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Comparison Shopping: Cardboard Boxes vs. Plastic Containers

Planning to move or take on a storage project? Trying to determine whether it’s best to use cardboard boxes or plastic containers? We have the information you’re looking for. Here’s the short answer: The more times you plan to unpack, repack, and reuse the container, the more likely that you’ll get the best value from a plastic container.

Even companies that have a vested interest are usually more than willing to provide this basic piece of advice. Here’s what the plastic container manufacturer, Amatech, says on their site: “If you are going to be using the box multiple times, the plastic corrugate should be less than the paper. If it is a one time trip, the plastic will be more expensive. On average a [polypropylene box] is 4-10 times more expensive than a paper box (depending on style and square footage of material).”

 

Online Price Review

We wanted to do our own cost estimate for cardboard boxes vs. plastic containers. A huge variety of different manufacturers, material design, shapes and sizes, and shipping bundles means it’s impossible to make a definitive cost comparison. Nevertheless, by reviewing some of the price points out there, you can get the context you need to make an informed choice for cardboard boxes vs. plastic containers.

We looked at three different size containers from two major suppliers: Sterilite for plastic containers and Uboxes for cardboard boxes:

 

  • This clear, 20-quart container can be had for $5/container when buying six. By comparison, this small cardboard box can be had for $1.25-$1.75/box depending on how many you need.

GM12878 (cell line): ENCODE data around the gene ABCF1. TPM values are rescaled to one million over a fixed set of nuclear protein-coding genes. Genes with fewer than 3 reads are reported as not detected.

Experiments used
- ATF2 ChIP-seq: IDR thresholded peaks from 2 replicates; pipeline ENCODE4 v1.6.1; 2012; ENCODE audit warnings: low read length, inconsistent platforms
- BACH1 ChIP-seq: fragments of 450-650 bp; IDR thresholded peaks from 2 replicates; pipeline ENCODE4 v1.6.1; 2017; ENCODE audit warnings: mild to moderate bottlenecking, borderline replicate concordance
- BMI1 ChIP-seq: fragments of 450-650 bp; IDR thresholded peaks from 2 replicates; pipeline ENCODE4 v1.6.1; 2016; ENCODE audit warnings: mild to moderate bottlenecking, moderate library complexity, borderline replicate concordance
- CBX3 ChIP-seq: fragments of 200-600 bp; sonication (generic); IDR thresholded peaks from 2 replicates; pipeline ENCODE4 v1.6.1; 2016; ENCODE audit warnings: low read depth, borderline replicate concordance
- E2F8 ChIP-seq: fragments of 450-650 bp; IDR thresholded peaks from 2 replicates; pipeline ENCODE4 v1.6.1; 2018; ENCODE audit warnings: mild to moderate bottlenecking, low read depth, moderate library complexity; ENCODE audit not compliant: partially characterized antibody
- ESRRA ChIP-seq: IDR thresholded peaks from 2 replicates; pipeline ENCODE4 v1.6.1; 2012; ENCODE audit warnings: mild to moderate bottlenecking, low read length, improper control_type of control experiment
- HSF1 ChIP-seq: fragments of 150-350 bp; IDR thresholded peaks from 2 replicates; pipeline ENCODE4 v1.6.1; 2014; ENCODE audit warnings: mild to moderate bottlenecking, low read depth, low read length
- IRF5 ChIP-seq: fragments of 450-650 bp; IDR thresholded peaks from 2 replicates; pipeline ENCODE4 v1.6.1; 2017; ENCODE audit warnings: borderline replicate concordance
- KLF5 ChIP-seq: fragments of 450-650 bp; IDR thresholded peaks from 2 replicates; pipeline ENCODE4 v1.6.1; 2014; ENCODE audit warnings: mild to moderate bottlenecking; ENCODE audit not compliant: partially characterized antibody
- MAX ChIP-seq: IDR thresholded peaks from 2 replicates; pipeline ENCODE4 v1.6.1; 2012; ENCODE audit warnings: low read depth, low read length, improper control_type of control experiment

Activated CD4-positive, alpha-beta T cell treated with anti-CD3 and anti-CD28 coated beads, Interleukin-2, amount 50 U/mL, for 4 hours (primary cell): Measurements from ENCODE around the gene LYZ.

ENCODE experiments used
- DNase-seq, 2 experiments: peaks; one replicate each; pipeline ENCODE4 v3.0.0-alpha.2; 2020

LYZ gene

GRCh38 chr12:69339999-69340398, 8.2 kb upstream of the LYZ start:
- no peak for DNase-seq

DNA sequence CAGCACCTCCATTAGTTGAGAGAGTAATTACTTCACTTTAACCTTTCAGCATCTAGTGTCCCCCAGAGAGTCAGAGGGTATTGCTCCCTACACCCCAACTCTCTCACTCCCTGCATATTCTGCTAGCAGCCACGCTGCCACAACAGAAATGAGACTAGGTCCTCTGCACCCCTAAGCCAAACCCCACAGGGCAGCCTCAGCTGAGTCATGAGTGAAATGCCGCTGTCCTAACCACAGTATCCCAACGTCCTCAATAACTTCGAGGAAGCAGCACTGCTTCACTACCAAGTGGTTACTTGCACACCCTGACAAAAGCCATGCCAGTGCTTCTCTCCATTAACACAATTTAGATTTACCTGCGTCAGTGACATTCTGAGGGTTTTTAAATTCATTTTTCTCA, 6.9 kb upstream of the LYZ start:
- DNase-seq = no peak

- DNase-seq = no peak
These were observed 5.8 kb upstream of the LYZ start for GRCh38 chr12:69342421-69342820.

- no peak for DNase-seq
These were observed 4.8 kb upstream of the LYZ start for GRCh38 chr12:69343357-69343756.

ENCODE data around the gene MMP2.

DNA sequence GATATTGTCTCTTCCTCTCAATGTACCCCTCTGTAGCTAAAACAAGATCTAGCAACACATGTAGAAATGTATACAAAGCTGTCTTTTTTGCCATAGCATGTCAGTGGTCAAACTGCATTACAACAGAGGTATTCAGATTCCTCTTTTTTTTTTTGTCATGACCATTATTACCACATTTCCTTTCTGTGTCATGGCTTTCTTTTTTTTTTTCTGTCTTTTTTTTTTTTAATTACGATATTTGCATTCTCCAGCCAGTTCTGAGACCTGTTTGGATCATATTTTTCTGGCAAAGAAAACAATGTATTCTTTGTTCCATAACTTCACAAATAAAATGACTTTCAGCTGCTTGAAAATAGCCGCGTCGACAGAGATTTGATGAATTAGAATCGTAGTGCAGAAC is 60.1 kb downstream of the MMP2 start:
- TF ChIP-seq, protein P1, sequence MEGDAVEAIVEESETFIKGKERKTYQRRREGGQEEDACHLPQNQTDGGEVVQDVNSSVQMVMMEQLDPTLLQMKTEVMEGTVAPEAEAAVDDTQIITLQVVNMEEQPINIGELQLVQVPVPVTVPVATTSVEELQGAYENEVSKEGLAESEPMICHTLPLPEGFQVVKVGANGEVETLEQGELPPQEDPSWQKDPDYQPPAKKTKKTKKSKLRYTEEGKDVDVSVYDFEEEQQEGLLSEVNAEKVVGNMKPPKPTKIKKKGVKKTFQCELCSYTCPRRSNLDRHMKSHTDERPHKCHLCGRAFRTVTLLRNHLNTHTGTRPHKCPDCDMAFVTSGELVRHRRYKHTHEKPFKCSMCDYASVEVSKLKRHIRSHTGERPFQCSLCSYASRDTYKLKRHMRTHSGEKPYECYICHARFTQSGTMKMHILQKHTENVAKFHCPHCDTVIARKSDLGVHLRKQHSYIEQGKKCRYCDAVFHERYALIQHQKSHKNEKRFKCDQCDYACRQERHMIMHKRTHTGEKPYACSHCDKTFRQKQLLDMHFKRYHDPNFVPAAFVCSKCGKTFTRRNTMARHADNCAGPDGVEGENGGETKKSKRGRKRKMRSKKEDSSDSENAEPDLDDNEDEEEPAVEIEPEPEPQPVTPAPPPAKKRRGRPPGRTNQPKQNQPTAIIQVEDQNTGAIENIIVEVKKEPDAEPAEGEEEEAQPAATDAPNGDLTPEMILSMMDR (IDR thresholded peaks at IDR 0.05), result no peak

• Here’s a 30-quart container that’s selling for $8/container. The medium-sized cardboard box holds a little bit more than 30-quarts and costs between $2-$3/box when buying a 10-pack or 20-pack, respectively.

 

  • This popular 70-quart plastic container is $9 when bought as four-pack. This comparable 20”x20”x15” cardboard box is $5 when buying a six-pack or about $3.50/box when buying 12.

 

Other Things to Think About

 

  • You should also estimate how many total containers your project is going to need. Because cardboard boxes can be folded up for shipping, it’s often significantly cheaper to ship a bundle of corrugated cardboard. Indeed, most cardboard box manufacturers/suppliers offer hefty discounts for bulk orders. The vast majority of larger, budget-oriented moving and storage projects benefit from using cardboard boxes.

 

  • It’s also worth considering the environment in which the moving or storage boxes will be kept. Water and moisture is cardboard’s worst enemy. It’s also susceptible to certain pests. Roaches, silverfish, termites, ants, crickets, and beetles are all insects that gnaw on cardboard. Spiders and mice may use cardboard for webs and nesting. That said, with the right storage space and a little luck, cardboard boxes can last years.

 

  • The cheapest plastic containers may be on par with cardboard—in terms of both price and performance. The plastic won’t fail outright, but the top edges are likely to bow out when packed with stuff. As a consequence, the snap-on lid may not fit right after a time. These containers may still be a solution, but you should at least know what to expect.

 

Leaning toward a decision, but still want to learn more before making a final decision? You can find additional information on our dedicated resource pages for cardboard boxes and plastic containers.